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An Inventory of Losses: Urgent invitation to value the present

Book Review: Judith Schalansky uses fine detail what no longer is to explore the world of what might have been

An Inventory of Losses
An Inventory of Losses
Author: Judith Schalansky Translated by Jackie Smith
ISBN-13: 978-1529400793
Publisher: MacLehose Press
Guideline Price: £20

Loss of touch. Loss of mobility. Loss of certainty. Loss of income. The inventory of losses in the age of the pandemic is long. The catastrophic immediacy of contagious disease feels like an uneasy portent of the imminent crisis of biodiversity loss and climate upheaval.

Judith Schalansky, one of modern Germany’s most original literary talents, draws up her own inventory of losses and wonders, in the end, whether “being alive means experiencing loss”. Ranging from lost islands and extinct species to the lost poems of Sappho, the incinerated scribblings of an eccentric and the lost biography of an amateur astronomer, An Inventory of Losses uses the fine detail of what no longer is to explore the world of what might have been.

Loss clarifies. We never cease finding out the true extent of what we have lost, arguably the most common experience of bereavement. Schalansky, however, in describing the purpose of her book, does not see her writing as an elaborate threnody for the vanished grandeur of lost worlds but as an urgent invitation to value the present.

“This book, like all others, springs from the desire to have something survive, to bring the past into the present, to call to mind the forgotten, to give voice to the silenced and to mourn the lost. Writing cannot bring anything back, but it can enable everything to be experienced. Hence this volume is as much about seeking as finding, as much about losing as gaining, and gives a sense that the difference between presence and absence is perhaps marginal, as long as there is memory.”


Historical shift

It is memory that links large-scale stories of historical shift and destitution to the micro-histories of individual loss. In Palace of the Republic, Schalansky briefly introduces the fate of the modernist home of the Volkskammer, the parliament of the former East Germany. The building was eventually demolished after much controversy in 2006. The story that follows, however, is not a grand survey of the historical reasons for the collapse of the German Democratic Republic (GDR) but an exquisitely rendered tale of marital infidelity that is only tangentially connected to the vanished building.

As in her 2014 novel, The Giraffe’s Neck, Schalansky most powerfully captures the alternative reality that was East Germany in the inconsequential details of the everyday. She observes elsewhere in the book that “experience shows that it is the discarded rubbish of past ages that proves most enlightening to archaeologists”.

In a childhood memoir linked indirectly to the disappearance of the Von Behr Palace in Pomerania, a loss of innocence is sketched out using the routine particulars of GDR life. What she intimates is that we have much to gain from loss, especially in becoming more attentive to those marginal, peripheral, ignored elements of our daily life that tell us so much about what we have and will become. It may be less the monuments we build than the plastics we consume that will be our species’ most enduring legacy.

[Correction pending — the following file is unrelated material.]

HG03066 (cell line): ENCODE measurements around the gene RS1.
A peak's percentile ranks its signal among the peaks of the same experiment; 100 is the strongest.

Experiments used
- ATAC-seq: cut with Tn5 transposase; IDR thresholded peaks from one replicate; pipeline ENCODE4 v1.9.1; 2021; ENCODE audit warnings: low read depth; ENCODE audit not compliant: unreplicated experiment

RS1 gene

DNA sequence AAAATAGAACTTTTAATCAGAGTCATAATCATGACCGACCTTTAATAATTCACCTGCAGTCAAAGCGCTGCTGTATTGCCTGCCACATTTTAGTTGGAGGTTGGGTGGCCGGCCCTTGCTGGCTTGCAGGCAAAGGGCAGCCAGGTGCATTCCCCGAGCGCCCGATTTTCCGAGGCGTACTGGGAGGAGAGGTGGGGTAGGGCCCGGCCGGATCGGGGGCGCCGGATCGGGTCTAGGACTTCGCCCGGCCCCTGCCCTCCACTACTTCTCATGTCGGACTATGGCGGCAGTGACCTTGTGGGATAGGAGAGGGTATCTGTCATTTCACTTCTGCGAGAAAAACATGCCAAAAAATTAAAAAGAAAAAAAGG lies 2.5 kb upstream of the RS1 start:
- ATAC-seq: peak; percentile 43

WG Sebald is often mentioned in the same company as Schalansky and influences are clear, particularly in the opening paragraphs of Guericke’s Unicorn, a piece about time spent in the Swiss Alps. Too much can be made of the comparison, however, as there is a distinct adventurousness in the way Schalansky tries out different narrative voices in her writing, which is not always there in the prose of her predecessor.

This succeeds brilliantly in the imagined lunar afterlife of Gottfried Adolf Kinau who dedicated more than 30 years of his life to selenography – the scientific mapping of the moon. She captures perfectly the cranky delirium of a meticulous pedant whom she imagines transported to the moon and deciding what things lost on earth should be preserved on our near satellite. There was at one time a folk belief that everything lost on Earth ended up on the moon.

Less successful is the ventriloquising of Greta Garbo in mid-century Manhattan in The Boy in Blue or the evocation of ancient Rome in Caspian Tiger.

A well-worn coin in the schoolyard currency of exclusion is “loser”. The man who has nothing left to lose is generally to be feared but so equally are those in a culture of iron-pumping self-improvement who are deemed to be losers. Schalansky’s women, men, animals are frequently on the wrong side of history. From her Atlas of Remote Islands (2010) to The Giraffe’s Neck to her latest publication in English, her work is as much an inventory of losers as of losses. But if it is the victors who get to write the history, it may be the vanquished that get to write the fiction.

Schalansky is marvellously adept at enabling “everything to be experienced” but most especially from the point of view of those who are lost to view. As translators are often among those lost to view this is a moment to hail the singular achievement of Jackie Smith in rendering An Inventory of Losses into English. Her translation of Griefswald Harbour, for example, is a miracle of exactness. If loss abounds in this book, translation loss is not one of them. As we deal with the consequences, emotional and material, of a pandemic, it is hard to imagine a better guide to the resources of hope than Schalansky’s deeply engaging inventory.

Michael Cronin is director of the Trinity Centre for Literary and Cultural Translation

Michael Cronin

Prof Michael Cronin, a contributor to The Irish Times, is director of Trinity College Dublin's centre for literary and cultural translation